If 2019 strives to be the year fashion continues to celebrate diversity, Egyptian designer behind the conceptual jewelry brand Sandbox, Suhayla Al Sheikh, is committed to the cause. The campaign for her newest jewelry line, Timbre, is displayed on women with marginalized skin types in an effort to drive home an important message about body positivity.
As a little girl, Al Sheikh remembers holding her hand up to a light to examine its textures. “The hair follicles connected by lines on the skin made me think of a network—a metaphor for the connectivity of all humans, as one,” she says. Today, it’s the varied hues found in people with vitiligo, albino, and freckle-specked skin that fascinate her, to the extent that it is even a point of reference for her sixth jewelry collection.
French for a distinct musical sound or characteristic, timbre is a reflection of Al Sheikh’s personal perception of varied skin types and resolutely being “tuned in” to another dimension. Located in the heart of Cairo, in the bustling Khan El Khalili souk, her workshop buzzes with over a dozen silver artisans, crafting the metal with age-old jewelry making techniques, bringing her abstract ideas to life. “The stonework is done by me,” Al Sheikh pronounces. “I crush them, filter the sizes, and situate the stones on the jewelry pieces using a specific chemical that holds them together in place.” If her technique has become the edgy brand’s signature, her inclusive message is her raison d’être.
Where does this interest in skin stem from originally? A childhood memory?
Although I was raised in an environment with people from all kinds of nationalities and backgrounds – which means an inevitable acceptance to all kinds of skin types – I always found that there was this repulsion towards people with vitiligo. As a kid, I would encounter men with vitiligo, and for some reason I’d always be one of the few – if not the only – kid fascinated with their skin. I remember even staring intensely at times, and my parents would have to jump in and tell me to stop so that the man wouldn’t feel uncomfortable! As I grew older, I also began to wonder why I never saw women with vitiligo. From there, the interest grew even more and continued with me until today. Logina [a model featured] was actually the first female I saw with vitiligo. That’s kind of a shame, and it says a lot. Albinos were the same but on a lower scale, and were approached with more pity than repulsion. Again, I never understood why. Meanwhile freckles were considered normal growing up in Saudi Arabia, I always viewed them as raindrops on the skin, and I wanted to have raindrops of my own! But when I moved to Egypt I heard a lot of repulsive comments about people with freckles, or “Freckles look bad,” “She has freckles.” It annoyed me. These were the situations/reasons that exposed my fascination and interest for these skin types, but why this fascination exists to begin with, is something I honestly cannot explain. Through my eyes they’re just something else. So beautifully eccentric.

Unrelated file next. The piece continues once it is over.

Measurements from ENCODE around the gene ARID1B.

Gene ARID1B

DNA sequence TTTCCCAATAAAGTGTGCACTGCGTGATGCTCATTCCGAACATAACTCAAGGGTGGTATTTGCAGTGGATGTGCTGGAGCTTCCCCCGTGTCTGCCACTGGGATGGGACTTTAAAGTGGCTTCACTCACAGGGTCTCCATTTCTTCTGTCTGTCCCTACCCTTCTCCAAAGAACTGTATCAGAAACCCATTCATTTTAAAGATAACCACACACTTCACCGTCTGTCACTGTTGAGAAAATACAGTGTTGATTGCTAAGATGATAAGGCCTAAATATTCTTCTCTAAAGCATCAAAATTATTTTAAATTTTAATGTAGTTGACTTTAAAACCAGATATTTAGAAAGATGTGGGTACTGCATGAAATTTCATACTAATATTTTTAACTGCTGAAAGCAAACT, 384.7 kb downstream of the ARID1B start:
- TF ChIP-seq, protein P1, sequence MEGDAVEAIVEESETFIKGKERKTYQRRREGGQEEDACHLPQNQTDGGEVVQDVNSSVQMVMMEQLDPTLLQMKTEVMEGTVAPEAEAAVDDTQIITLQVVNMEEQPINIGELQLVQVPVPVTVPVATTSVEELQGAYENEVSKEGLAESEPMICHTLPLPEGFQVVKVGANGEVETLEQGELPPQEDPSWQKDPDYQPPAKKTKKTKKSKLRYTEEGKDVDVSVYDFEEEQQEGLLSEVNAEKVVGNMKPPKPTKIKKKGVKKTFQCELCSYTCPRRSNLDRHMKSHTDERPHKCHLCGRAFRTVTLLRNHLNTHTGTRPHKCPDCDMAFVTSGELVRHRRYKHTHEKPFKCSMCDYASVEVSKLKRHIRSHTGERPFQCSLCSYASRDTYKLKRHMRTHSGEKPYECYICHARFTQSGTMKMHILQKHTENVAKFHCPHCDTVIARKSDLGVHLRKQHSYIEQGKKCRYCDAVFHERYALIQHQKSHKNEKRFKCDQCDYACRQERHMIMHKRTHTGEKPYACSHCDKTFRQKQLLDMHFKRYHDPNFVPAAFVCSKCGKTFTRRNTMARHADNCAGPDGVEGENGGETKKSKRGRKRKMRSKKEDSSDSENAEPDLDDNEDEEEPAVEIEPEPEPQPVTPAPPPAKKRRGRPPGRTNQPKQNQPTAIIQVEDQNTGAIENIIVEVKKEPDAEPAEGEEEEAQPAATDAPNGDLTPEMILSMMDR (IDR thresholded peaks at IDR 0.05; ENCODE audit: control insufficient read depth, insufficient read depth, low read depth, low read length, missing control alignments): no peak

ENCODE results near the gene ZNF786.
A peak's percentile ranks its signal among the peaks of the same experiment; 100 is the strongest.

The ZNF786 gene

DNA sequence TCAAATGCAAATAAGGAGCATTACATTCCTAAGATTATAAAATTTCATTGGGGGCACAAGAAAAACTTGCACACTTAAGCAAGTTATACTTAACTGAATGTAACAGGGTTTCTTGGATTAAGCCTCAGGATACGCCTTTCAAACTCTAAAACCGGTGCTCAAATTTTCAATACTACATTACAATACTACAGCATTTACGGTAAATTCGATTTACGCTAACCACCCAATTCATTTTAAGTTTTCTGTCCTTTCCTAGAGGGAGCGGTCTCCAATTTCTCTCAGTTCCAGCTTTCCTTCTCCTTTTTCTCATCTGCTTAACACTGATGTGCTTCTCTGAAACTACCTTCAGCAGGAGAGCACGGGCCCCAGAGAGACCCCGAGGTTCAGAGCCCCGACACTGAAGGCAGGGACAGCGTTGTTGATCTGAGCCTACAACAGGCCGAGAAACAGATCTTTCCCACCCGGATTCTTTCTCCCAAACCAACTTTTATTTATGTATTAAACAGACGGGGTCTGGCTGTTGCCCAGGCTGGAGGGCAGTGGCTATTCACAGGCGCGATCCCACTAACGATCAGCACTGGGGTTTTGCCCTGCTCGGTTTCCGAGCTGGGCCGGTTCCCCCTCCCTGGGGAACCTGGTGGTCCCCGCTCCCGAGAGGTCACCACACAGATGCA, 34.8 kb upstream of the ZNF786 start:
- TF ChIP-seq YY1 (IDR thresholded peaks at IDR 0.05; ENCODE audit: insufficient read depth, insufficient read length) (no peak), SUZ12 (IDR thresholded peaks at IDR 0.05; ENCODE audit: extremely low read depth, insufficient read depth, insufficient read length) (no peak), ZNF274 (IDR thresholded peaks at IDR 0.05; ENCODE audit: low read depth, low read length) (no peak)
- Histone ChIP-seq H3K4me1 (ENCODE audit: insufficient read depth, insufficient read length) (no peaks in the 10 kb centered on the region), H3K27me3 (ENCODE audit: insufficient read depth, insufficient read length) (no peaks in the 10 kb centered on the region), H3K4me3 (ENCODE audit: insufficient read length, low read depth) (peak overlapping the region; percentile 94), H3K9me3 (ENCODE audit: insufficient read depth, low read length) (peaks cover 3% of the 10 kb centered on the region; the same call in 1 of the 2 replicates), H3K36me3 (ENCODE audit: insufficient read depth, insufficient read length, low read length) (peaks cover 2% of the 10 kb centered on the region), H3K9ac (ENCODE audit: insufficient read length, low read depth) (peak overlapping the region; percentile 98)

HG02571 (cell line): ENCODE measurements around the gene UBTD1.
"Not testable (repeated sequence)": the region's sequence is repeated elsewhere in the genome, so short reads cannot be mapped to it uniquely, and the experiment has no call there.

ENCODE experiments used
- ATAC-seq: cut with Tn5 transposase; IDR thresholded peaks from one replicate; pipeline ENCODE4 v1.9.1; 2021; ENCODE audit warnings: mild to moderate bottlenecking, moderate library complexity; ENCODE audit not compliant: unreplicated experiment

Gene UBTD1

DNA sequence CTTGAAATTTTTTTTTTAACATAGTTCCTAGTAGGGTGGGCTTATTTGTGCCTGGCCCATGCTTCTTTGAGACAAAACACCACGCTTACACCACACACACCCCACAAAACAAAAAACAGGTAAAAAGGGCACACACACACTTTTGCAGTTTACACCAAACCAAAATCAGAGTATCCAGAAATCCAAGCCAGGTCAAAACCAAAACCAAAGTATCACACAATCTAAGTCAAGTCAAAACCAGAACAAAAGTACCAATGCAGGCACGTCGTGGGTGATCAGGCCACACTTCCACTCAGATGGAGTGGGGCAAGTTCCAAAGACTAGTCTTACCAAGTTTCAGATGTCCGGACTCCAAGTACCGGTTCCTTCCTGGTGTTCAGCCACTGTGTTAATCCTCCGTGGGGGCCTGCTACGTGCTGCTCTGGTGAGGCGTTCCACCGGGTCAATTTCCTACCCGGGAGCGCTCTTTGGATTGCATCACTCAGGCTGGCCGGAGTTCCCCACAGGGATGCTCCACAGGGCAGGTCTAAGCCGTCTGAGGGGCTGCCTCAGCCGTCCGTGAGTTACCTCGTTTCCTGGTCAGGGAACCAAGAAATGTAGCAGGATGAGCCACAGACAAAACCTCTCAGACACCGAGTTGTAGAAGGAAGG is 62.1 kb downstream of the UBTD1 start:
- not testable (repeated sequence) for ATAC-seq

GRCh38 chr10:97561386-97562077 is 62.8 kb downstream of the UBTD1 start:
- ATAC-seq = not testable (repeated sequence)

Did you have any conversations with the models about their skin conditions? Do they feel comfortable in their skin as they see diversity representation growing?
Yes. When Menna was initially approached to be part of this campaign her exact words were, “I see Albino females being celebrated and used as models on the internet in other countries, but not here in Egypt!” As I got to know her better, I began to realize that she shies away from the word “Albino,” almost as though it’s shameful. Although her family makes her feel beautifully unique, society’s view of albinism as a disease to shy away from, had a stronger hold on her. However, the growing representation of diversity she has been admiring from afar has helped her accept and see the beauty in who she is. Also, through the Timbre campaign, she began to feel like she’s becoming a physical part of this movement, which in return empowered her and gave her a higher sense of confidence.
Logina on the other hand, grew comfortable in her own skin due to her desire to inspire and be there for other women like herself. She has around 100k followers on her platform, and constantly gets messages, comments, and questions from other women with vitiligo. She actually got the chance to medically remove her vitiligo, and right before she went through with it, she changed her mind and turned it down. She felt she needed to accept who she was and use it for good, due to her negative experiences with an uneducated society, and an unforgiving environment for women with vitiligo. The growth of diversity representation is actually due to people like her, who use their influence in the best of ways.
Yasmine has always felt empowered by and proud of her freckles. Although throughout her life as an Arab, she’s been asked about her freckles and advised to remove them with laser. She’s always been comfortable in who she is, “Never owning a bottle of foundation.” On the contrary, she posed a question which to me was very powerful: “Would I be comfortable without them?” The recent representation of diversity has only strengthened the confidence in her approach.
Production: O Art-studio
Photographers: Henar Sherif & Adel Essam
MUA: Essmat Elkholy
Production: O Art-studio
Videography: Mahmoud Mostafa & Mohamed El Harmel
MUA: Essmat Elkholy